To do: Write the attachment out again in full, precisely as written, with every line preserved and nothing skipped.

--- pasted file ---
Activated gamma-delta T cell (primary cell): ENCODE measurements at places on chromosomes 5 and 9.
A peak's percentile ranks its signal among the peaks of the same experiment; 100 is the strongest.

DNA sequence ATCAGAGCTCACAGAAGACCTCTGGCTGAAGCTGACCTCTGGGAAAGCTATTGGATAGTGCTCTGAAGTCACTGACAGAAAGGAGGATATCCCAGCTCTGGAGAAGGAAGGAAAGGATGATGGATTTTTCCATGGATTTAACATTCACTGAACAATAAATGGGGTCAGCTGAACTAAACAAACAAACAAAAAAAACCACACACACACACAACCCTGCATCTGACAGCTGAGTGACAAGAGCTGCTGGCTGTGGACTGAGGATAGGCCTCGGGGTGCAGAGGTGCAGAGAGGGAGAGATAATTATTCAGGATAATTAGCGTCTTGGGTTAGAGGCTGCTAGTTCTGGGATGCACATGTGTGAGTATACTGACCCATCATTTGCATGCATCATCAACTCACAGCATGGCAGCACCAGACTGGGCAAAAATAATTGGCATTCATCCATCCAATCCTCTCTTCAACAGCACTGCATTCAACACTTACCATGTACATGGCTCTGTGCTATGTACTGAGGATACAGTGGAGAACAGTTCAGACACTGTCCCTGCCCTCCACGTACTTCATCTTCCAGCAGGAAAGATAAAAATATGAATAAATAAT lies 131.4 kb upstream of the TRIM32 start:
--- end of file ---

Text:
Activated gamma-delta T cell (primary cell): ENCODE measurements at places on chromosomes 5 and 9.
A peak's percentile ranks its signal among the peaks of the same experiment; 100 is the strongest.

DNA sequence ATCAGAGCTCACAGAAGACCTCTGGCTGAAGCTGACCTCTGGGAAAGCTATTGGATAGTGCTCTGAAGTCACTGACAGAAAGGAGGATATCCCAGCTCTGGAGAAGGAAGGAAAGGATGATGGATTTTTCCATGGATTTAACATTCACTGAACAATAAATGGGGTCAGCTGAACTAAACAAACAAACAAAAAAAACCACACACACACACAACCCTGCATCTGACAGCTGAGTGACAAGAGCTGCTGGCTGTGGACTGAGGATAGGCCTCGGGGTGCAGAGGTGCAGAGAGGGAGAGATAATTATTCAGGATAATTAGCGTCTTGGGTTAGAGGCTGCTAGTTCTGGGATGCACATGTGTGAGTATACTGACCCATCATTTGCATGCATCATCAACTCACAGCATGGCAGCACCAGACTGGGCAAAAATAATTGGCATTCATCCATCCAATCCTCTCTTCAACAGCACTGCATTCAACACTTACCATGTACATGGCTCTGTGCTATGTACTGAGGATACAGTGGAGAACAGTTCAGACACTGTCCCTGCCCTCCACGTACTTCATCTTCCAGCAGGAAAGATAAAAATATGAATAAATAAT lies 131.4 kb upstream of the TRIM32 start: